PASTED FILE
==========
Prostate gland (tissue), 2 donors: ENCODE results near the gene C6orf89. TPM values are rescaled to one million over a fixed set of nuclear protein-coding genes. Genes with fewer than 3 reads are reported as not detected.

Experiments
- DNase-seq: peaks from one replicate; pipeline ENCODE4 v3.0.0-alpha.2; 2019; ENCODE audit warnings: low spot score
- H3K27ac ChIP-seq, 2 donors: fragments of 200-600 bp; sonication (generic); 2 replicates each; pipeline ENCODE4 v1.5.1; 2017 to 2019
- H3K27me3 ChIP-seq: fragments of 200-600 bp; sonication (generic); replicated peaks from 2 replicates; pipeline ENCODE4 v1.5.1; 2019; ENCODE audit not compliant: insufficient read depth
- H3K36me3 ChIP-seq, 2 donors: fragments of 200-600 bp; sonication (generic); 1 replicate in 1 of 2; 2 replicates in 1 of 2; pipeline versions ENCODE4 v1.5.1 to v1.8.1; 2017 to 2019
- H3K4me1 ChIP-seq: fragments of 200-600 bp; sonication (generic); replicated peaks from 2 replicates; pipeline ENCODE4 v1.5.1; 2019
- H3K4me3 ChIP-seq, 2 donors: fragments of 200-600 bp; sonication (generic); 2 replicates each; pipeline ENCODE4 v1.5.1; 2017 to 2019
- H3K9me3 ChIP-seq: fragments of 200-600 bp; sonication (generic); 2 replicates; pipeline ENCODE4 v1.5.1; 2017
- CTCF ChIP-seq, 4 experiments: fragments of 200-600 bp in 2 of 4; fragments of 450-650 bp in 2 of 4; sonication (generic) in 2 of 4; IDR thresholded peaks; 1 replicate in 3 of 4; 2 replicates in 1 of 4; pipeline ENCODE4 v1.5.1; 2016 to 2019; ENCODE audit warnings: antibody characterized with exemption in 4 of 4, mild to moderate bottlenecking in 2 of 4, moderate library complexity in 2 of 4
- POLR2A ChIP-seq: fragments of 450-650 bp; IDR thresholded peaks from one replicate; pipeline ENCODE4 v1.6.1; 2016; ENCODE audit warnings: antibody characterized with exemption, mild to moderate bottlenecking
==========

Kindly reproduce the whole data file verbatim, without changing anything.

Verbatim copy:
Prostate gland (tissue), 2 donors: ENCODE results near the gene C6orf89. TPM values are rescaled to one million over a fixed set of nuclear protein-coding genes. Genes with fewer than 3 reads are reported as not detected.

Experiments
- DNase-seq: peaks from one replicate; pipeline ENCODE4 v3.0.0-alpha.2; 2019; ENCODE audit warnings: low spot score
- H3K27ac ChIP-seq, 2 donors: fragments of 200-600 bp; sonication (generic); 2 replicates each; pipeline ENCODE4 v1.5.1; 2017 to 2019
- H3K27me3 ChIP-seq: fragments of 200-600 bp; sonication (generic); replicated peaks from 2 replicates; pipeline ENCODE4 v1.5.1; 2019; ENCODE audit not compliant: insufficient read depth
- H3K36me3 ChIP-seq, 2 donors: fragments of 200-600 bp; sonication (generic); 1 replicate in 1 of 2; 2 replicates in 1 of 2; pipeline versions ENCODE4 v1.5.1 to v1.8.1; 2017 to 2019
- H3K4me1 ChIP-seq: fragments of 200-600 bp; sonication (generic); replicated peaks from 2 replicates; pipeline ENCODE4 v1.5.1; 2019
- H3K4me3 ChIP-seq, 2 donors: fragments of 200-600 bp; sonication (generic); 2 replicates each; pipeline ENCODE4 v1.5.1; 2017 to 2019
- H3K9me3 ChIP-seq: fragments of 200-600 bp; sonication (generic); 2 replicates; pipeline ENCODE4 v1.5.1; 2017
- CTCF ChIP-seq, 4 experiments: fragments of 200-600 bp in 2 of 4; fragments of 450-650 bp in 2 of 4; sonication (generic) in 2 of 4; IDR thresholded peaks; 1 replicate in 3 of 4; 2 replicates in 1 of 4; pipeline ENCODE4 v1.5.1; 2016 to 2019; ENCODE audit warnings: antibody characterized with exemption in 4 of 4, mild to moderate bottlenecking in 2 of 4, moderate library complexity in 2 of 4
- POLR2A ChIP-seq: fragments of 450-650 bp; IDR thresholded peaks from one replicate; pipeline ENCODE4 v1.6.1; 2016; ENCODE audit warnings: antibody characterized with exemption, mild to moderate bottlenecking